AL Quick Hits: Matt Chapman (head) didn’t start Thursday’s game but eventually checked in as a defensive replacement in a win over Kansas City. Manager Bob Melvin confirmed the All-Star third baseman will be back in action for the start of Friday’s three-game set against the Yankees, who the A’s swept a week ago in Oakland. … Matt Harvey had considered opting out of his minor-league deal with Oakland, but instead he’ll stick around in hopes of a September call-up. The Athletics don’t have an opening for him in the starting rotation, so if Harvey does crack the major-league roster, it will have to be as a bullpen arm. … Sean Manaea joined the A’s for a bullpen session on Thursday. The left-hander recently wrapped up his minor-league rehab, posting a 4.71 ERA over eight starts between High-A Stockton and Triple-A Las Vegas. Now nearly a year removed from shoulder surgery, Manaea could be activated any day now. … Rougned Odor went 0-for-3 in Thursday’s loss to the Mariners, running his hitless streak to 28 at-bats. The dry spell has dropped his average to an anemic .192, worst in the majors among qualified hitters. Rangers manager Chris Woodward suggested Odor could be in danger of losing his starting job at second base if he doesn’t pick up the pace soon. … Mike Clevinger pulled out all the stops Thursday, continuing his torrid second-half by blanking the Tigers over eight dominant frames as Cleveland ran its winning streak against Detroit to 14 games. The right-hander has been brilliant for the Tribe, contributing a 9-0 record with a stellar 1.86 ERA over his last 11 starts. … The Rays are holding off on placing Kevin Kiermaier on the injured list despite him missing the past three games with a rib contusion. The team is hoping the two-time Gold Glove winner will suit up Friday against the Indians.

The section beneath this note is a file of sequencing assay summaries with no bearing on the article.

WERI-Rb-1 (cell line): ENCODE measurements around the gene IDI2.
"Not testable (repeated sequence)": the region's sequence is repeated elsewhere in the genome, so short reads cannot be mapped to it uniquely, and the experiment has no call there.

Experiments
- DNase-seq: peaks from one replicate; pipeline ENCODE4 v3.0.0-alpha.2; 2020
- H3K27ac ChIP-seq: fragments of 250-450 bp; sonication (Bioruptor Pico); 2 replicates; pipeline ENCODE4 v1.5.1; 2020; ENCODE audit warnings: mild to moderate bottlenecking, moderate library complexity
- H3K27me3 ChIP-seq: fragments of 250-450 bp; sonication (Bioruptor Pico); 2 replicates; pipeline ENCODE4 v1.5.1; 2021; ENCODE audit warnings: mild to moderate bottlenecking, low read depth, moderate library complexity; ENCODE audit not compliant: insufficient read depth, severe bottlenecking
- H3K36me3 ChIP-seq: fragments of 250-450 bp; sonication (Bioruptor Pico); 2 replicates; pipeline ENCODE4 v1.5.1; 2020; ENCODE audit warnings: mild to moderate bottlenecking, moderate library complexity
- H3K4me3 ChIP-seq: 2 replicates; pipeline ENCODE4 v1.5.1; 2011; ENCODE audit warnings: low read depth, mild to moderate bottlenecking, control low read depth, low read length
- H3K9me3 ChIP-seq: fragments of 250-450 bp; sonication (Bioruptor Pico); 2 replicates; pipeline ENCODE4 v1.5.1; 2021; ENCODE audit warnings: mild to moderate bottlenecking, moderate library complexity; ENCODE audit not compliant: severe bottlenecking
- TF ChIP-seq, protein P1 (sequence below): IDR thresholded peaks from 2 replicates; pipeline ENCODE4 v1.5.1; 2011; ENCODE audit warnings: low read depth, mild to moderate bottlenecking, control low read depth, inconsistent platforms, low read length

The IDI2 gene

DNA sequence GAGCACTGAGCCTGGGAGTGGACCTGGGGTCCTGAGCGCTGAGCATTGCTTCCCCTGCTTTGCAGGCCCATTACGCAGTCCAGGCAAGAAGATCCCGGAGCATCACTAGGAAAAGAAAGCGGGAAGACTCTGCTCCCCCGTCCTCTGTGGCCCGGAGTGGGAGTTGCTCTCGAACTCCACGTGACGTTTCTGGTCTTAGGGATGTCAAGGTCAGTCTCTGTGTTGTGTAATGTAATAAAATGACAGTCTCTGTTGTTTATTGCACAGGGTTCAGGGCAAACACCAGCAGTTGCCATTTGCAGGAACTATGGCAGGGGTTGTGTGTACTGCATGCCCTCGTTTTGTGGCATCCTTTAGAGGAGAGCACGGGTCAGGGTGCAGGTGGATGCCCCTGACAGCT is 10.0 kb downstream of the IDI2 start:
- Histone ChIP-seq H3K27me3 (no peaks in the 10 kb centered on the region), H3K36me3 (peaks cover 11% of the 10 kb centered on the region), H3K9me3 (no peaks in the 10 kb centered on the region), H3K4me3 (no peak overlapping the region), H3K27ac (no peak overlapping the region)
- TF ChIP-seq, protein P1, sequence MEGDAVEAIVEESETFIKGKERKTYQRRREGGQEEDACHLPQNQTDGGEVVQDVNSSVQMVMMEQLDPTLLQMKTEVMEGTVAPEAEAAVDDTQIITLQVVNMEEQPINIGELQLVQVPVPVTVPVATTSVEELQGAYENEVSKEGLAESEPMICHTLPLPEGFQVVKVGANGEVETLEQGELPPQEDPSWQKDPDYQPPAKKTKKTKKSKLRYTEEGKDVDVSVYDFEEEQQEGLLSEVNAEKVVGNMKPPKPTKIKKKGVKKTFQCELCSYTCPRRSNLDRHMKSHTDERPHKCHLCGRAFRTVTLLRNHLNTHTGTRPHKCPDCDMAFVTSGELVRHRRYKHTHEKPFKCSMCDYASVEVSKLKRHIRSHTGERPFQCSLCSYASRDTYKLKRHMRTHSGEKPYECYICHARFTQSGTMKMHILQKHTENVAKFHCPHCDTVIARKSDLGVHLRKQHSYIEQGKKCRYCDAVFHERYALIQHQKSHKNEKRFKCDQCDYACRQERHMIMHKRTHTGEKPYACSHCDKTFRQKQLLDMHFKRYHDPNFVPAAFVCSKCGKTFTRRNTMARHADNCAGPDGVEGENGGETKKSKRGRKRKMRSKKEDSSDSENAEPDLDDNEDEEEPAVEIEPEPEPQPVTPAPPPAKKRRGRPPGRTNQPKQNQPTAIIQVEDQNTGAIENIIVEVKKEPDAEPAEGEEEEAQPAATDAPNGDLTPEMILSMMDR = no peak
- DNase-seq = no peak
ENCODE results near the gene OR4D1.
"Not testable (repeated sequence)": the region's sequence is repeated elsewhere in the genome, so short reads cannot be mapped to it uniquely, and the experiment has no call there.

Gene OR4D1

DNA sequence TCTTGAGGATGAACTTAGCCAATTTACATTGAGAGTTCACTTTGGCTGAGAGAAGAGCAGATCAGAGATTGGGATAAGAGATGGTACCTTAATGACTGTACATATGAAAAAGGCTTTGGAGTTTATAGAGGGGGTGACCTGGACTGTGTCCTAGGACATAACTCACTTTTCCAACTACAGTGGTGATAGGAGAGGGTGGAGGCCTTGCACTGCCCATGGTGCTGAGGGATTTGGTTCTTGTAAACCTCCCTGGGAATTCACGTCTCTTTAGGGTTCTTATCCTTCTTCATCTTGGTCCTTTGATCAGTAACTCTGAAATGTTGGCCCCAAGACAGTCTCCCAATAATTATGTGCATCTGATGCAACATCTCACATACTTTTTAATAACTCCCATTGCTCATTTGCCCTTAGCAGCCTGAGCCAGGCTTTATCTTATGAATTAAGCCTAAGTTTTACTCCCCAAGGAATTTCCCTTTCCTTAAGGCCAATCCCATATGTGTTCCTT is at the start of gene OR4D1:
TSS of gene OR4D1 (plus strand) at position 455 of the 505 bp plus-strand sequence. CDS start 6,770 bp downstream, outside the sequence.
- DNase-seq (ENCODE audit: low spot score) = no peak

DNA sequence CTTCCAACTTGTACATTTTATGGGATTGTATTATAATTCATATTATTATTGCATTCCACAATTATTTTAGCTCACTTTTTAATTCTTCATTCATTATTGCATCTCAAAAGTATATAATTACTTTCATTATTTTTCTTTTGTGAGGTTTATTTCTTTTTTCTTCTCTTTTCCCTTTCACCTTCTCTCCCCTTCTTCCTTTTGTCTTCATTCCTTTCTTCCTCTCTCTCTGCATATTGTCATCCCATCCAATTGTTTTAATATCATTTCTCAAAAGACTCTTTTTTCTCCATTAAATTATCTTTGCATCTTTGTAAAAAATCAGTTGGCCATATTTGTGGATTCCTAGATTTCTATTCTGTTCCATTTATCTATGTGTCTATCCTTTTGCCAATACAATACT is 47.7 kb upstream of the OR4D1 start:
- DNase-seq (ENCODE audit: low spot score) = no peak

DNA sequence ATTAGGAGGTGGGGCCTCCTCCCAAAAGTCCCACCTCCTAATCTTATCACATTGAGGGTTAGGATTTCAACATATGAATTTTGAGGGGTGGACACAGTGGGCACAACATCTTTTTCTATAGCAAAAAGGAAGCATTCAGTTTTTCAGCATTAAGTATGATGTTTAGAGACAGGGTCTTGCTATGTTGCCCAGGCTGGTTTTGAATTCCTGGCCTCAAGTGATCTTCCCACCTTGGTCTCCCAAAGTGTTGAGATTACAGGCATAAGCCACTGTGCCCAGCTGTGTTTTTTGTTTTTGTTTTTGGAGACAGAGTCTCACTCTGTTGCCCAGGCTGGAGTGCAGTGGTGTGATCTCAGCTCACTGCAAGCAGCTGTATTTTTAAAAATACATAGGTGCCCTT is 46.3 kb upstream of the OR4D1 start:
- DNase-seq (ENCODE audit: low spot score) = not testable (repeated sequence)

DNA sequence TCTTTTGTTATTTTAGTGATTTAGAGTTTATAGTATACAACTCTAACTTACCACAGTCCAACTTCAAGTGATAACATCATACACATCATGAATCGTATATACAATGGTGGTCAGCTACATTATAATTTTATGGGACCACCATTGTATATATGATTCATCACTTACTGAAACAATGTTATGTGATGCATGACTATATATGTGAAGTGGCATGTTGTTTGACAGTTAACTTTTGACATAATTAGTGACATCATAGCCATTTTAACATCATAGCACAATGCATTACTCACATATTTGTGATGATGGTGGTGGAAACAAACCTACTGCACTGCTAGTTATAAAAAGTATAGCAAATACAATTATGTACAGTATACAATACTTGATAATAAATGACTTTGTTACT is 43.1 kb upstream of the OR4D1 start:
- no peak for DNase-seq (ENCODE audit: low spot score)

NL Quick Hits: Another day, another homer for rookie phenom Aristides Aquino, who drove in all three Cincinnati runs in Thursday’s 12-inning loss to Miami. The 25-year-old’s 14 long balls this month are the most ever by an NL rookie. … X-rays on Max Muncy’s injured wrist came back negative, though the first-time All-Star is still expected to take a seat for the next handful of games. Utility man Enrique Hernandez spelled Muncy at second base in Thursday night’s loss to the Diamondbacks. … Muncy’s Dodgers teammate Ross Stripling is nearing the finish line in his recovery from a strained neck. Stripling worked three innings in a simulated game in Arizona earlier this week, putting him on track to return Sunday when rosters expand. … Kenley Jansen has had a rough go of it recently, blowing three of his past four save opportunities for the Dodgers. Despite the rough patch, manager Dave Roberts will continue to stand by his All-Star closer, insisting the team will “keep running him out there”. … Willson Contreras will begin a minor-league rehab stint with Triple-A Iowa on Friday. Shelved with a hamstring strain since early August, Contreras will spend roughly a week in the minors before joining the Cubs for their stretch run in September. … Anthony Rizzo accrued another absence Thursday, serving as a spectator for the fourth straight game Thursday as the Cubs claimed a 4-1 victory over the Mets. Still bothered by back stiffness, it’s unlikely we’ll see Rizzo in action Friday against Milwaukee. … Wilson Ramos extended his hitting streak to 22 by going 2-for-4 in Thursday’s 4-1 loss to Chicago. It’s been a glorious month for the veteran catcher, who has hit a mammoth .418 over 91 August at-bats while boosting his season average from a modest .255 to a more respectable .292. … Luke Weaver is slated to throw an “aggressive” bullpen session on Friday using all of his pitches. Sidelined since May with a strained flexor tendon in his throwing elbow, the D’Backs righty could be cleared for a simulated game if all goes well Friday. … This is my final Baseball Dose of the year as I transition into football season. Thanks so much for reading me this year and I’ll see you next spring!